Until one day, everything changes. Kate is called to the scene of a devastating car accident, the consequences of which will test everything the women thought they knew about each other, and themselves.

Can Kate stop her own secrets from unravelling, or was her hope for a new life in vain?

From the bestselling author of The Silent Wife, The Woman I Was Before is a book about the things we hide from those closest to us – and the terrible consequences that keeping those secrets can have. Perfect for fans of Jodi Picoult, Liane Moriarty and Diane Chamberlain. 

Published 22nd March 2019 by Bookoutre 

~ Review ~

I seem to be making a habit of reading new to me authors recently and so far not one has been a disappointment. In fact I loved this book so much, Kerry Fisher has gone straight onto my must read authors list.

The Woman I Was Before tells the story of three different women, who all move into a new housing developement around the same time. Kate is a single mother to teen Daisy, and running from her past. Sally has an extremely successful career , but feels something is missing in her marriage. Gisele seems to have the perfect life – a happy marriage, two teenagers with promising futures and enough money to fund her taste for luxurious shopping – but behind the perfect family image she portrays on social media things are unraveling.

What I absolutely loved about the this book was that despite the three women all being very different, from each other and myself, I found them so utterly relatable.  This is a very honest depiction of family life from three different view points, referencing the image we portray on social media and the truth behind that image. I know I’m not alone to have felt jealousy and inadequacy when looking at posts on facebook – and I’m guilty myself of presenting the one photo where everyone is smiling between the arguments and general drudgery of daily life. Who hasn’t? Kerry Fisher expertly uses this obsession we have with perfection and self doubt created by social media to tell the story of these women.

Each has a secret they’re hiding, and all were fascinating, relevant and believable. I was drawn to Kate the most, whose secret remains a mystery for most of the book. I desperately wanted to know what she was running from, what she had done that was so bad. Her story is the most heartbreaking, yet hopeful and inspiring and I loved seeing how she developed throughout the book.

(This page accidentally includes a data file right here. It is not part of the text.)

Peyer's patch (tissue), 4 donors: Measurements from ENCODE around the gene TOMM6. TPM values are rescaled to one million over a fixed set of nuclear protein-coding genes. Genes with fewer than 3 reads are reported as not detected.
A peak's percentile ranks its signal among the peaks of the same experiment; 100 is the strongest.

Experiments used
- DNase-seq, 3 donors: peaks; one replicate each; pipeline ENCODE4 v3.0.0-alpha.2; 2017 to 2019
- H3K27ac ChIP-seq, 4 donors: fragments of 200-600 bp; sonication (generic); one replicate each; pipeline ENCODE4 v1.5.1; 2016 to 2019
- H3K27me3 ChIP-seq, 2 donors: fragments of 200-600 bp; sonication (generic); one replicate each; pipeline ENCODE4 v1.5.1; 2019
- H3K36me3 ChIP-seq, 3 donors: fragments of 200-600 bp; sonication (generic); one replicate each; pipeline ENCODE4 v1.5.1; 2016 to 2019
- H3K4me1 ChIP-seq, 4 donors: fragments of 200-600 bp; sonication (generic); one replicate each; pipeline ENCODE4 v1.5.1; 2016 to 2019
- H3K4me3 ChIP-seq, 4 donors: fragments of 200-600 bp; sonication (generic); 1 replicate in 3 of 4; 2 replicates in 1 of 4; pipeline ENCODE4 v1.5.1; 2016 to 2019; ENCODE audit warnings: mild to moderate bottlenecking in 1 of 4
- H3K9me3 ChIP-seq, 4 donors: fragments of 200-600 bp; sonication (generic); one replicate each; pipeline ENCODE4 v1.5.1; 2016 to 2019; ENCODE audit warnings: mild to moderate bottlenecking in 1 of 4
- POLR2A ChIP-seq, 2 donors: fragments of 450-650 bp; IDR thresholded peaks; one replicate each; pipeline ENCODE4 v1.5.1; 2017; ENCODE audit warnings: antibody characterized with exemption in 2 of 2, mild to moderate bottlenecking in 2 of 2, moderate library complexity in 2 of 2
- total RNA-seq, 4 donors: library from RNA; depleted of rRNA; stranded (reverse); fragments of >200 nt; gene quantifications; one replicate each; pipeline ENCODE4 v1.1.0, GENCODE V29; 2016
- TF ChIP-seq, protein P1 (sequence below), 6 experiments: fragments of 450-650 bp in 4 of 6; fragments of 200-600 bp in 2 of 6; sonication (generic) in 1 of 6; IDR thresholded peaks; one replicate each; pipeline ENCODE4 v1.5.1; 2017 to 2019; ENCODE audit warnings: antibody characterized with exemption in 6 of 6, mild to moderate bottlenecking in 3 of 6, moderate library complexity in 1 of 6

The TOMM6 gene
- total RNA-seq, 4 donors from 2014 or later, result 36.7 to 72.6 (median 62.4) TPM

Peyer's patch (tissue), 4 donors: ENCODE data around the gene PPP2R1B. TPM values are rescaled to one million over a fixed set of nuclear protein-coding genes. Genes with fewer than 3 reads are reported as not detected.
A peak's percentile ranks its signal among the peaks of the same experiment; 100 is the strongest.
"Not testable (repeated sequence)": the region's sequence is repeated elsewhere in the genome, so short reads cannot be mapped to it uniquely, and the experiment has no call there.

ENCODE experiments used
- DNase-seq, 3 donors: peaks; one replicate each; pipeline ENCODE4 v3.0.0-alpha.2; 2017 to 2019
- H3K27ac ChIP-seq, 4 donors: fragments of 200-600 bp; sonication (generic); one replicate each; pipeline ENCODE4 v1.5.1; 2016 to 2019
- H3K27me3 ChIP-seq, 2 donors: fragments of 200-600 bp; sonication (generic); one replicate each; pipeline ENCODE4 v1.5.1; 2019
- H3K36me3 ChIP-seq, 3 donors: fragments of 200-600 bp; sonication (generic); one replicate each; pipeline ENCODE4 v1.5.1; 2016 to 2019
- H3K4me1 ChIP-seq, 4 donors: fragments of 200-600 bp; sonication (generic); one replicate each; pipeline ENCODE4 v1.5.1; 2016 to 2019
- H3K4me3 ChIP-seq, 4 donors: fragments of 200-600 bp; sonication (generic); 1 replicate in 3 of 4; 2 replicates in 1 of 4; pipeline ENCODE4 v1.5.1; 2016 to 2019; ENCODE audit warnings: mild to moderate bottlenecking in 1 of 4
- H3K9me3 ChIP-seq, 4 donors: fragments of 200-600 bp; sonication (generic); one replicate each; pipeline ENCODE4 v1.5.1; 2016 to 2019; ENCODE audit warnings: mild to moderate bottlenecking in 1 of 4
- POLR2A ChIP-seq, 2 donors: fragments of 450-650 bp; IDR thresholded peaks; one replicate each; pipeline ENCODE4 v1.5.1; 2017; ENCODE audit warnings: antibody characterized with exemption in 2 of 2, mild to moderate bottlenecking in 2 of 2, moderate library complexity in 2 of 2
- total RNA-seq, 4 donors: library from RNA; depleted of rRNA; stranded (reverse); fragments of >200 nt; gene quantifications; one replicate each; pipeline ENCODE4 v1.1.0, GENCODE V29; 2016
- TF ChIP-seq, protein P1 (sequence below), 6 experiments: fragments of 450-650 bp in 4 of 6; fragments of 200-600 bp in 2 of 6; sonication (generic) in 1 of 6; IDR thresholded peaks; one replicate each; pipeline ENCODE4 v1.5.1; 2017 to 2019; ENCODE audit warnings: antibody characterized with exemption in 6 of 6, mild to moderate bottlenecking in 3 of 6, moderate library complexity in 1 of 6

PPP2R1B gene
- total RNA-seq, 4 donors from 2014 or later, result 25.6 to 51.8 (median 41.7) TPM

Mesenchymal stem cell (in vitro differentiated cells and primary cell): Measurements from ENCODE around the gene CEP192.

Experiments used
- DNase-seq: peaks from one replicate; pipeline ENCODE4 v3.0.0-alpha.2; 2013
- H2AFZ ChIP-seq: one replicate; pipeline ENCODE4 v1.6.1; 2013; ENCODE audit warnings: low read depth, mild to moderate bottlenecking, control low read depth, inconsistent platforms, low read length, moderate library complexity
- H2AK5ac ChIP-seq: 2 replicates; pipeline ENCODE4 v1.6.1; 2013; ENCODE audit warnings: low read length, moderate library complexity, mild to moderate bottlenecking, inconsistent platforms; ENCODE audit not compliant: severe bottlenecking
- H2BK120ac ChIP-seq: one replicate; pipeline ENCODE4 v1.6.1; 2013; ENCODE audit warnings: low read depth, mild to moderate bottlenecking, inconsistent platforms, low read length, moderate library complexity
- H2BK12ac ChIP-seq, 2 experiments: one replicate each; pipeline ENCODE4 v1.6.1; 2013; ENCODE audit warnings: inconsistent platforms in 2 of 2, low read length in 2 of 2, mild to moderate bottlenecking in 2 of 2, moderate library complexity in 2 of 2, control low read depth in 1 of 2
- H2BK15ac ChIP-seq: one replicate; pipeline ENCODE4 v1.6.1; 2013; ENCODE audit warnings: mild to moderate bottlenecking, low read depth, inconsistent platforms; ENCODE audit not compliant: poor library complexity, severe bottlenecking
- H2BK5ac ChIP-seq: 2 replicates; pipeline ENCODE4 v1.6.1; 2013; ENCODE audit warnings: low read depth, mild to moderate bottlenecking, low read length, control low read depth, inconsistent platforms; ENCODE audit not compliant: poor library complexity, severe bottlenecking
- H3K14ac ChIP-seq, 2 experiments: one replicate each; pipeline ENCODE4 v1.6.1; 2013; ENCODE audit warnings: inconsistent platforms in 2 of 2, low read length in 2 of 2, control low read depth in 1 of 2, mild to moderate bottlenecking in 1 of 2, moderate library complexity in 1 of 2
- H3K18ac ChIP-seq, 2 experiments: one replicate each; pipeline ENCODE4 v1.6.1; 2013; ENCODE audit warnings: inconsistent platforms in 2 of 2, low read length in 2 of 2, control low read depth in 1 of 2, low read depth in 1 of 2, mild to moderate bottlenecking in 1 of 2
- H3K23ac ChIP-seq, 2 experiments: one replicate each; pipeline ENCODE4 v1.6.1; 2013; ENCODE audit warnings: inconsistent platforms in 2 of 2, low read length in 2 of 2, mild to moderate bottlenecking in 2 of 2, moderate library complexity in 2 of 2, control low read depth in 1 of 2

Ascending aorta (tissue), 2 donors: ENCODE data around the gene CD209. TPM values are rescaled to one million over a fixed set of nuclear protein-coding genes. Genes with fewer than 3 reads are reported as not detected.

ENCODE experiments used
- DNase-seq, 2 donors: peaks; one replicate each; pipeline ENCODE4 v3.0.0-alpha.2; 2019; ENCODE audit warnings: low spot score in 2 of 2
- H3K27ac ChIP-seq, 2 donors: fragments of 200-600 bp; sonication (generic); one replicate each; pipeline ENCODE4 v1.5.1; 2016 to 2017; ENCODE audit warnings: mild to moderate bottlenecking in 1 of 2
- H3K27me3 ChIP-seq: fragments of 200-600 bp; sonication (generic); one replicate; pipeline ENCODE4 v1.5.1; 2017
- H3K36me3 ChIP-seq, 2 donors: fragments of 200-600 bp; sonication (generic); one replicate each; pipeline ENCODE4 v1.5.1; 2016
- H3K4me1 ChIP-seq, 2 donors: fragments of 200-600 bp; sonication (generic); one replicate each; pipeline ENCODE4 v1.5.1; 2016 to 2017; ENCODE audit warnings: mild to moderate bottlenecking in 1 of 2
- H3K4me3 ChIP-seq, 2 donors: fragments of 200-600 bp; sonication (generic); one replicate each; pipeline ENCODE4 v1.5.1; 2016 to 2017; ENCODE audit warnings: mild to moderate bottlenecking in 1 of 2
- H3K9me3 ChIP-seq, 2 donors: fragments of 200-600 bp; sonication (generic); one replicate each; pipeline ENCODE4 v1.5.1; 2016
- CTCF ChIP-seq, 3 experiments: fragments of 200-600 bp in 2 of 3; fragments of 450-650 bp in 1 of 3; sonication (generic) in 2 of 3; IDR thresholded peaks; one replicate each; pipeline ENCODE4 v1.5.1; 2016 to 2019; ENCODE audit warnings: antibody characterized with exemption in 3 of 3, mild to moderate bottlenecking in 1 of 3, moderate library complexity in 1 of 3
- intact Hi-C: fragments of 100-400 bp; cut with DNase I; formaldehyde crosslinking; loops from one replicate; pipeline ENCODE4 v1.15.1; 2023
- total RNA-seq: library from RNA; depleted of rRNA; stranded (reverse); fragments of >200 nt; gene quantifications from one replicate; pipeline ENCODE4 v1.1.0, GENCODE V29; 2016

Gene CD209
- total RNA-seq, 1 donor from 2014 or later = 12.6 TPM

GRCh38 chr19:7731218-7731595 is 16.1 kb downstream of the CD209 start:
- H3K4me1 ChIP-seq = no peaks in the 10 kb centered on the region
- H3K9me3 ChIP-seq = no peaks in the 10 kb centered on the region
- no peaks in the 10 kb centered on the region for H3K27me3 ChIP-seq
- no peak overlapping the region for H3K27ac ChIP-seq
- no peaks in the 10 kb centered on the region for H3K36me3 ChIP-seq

I also really enjoyed the fact that the woman where all a similar age to myself (between late thirties and early forties) meaning that their problems, feelings and insecurities where ones I also recognised. Again, the author captured this perfectly and by the end of the book I felt these characters where people I knew, could be living on my own street – even seeing myself once or twice.

There’s some heavy themes in this book, which Kerry Fisher deals with sensitively, but there’s also dashes of wit and humour at times which I really enjoyed. I had absolutely no expectations when I went into this book, but after spending a few hours in the company of her characters, I know I’ll be looking out for more from this author in the future. Written with empathy, warmth and searing honesty, The Woman I Read Before is a fantastic book which will make you cry and smile in equal measures. Perfect.

I read an advance ebook courtesy of the publisher and netgalley

TWIWB BT

#BlogTour #BookReview – Before She Knew Him by Peter Swanson

Catching a killer is dangerous—especially if he lives next door

From the hugely talented author of The Kind Worth Killing comes an exquisitely chilling tale of a young suburban wife with a history of psychological instability whose fears about her new neighbor could lead them both to murder . . .

Hen and her husband Lloyd have settled into a quiet life in a new house outside of Boston, Massachusetts. Hen (short for Henrietta) is an illustrator and works out of a studio nearby, and has found the right meds to control her bipolar disorder. Finally, she’s found some stability and peace.

But when they meet the neighbors next door, that calm begins to erode as she spots a familiar object displayed on the husband’s office shelf. The sports trophy looks exactly like one that went missing from the home of a young man who was killed two years ago. Hen knows because she’s long had a fascination with this unsolved murder—an obsession she doesn’t talk about anymore, but can’t fully shake either.

Could her neighbor, Matthew, be a killer? Or is this the beginning of another psychotic episode like the one she suffered back in college, when she became so consumed with proving a fellow student guilty that she ended up hurting a classmate?

The more Hen observes Matthew, the more she suspects he’s planning something truly terrifying. Yet no one will believe her. Then one night, when she comes face to face with Matthew in a dark parking lot, she realizes that he knows she’s been watching him, that she’s really on to him. And that this is the beginning of a horrifying nightmare she may not live to escape. . .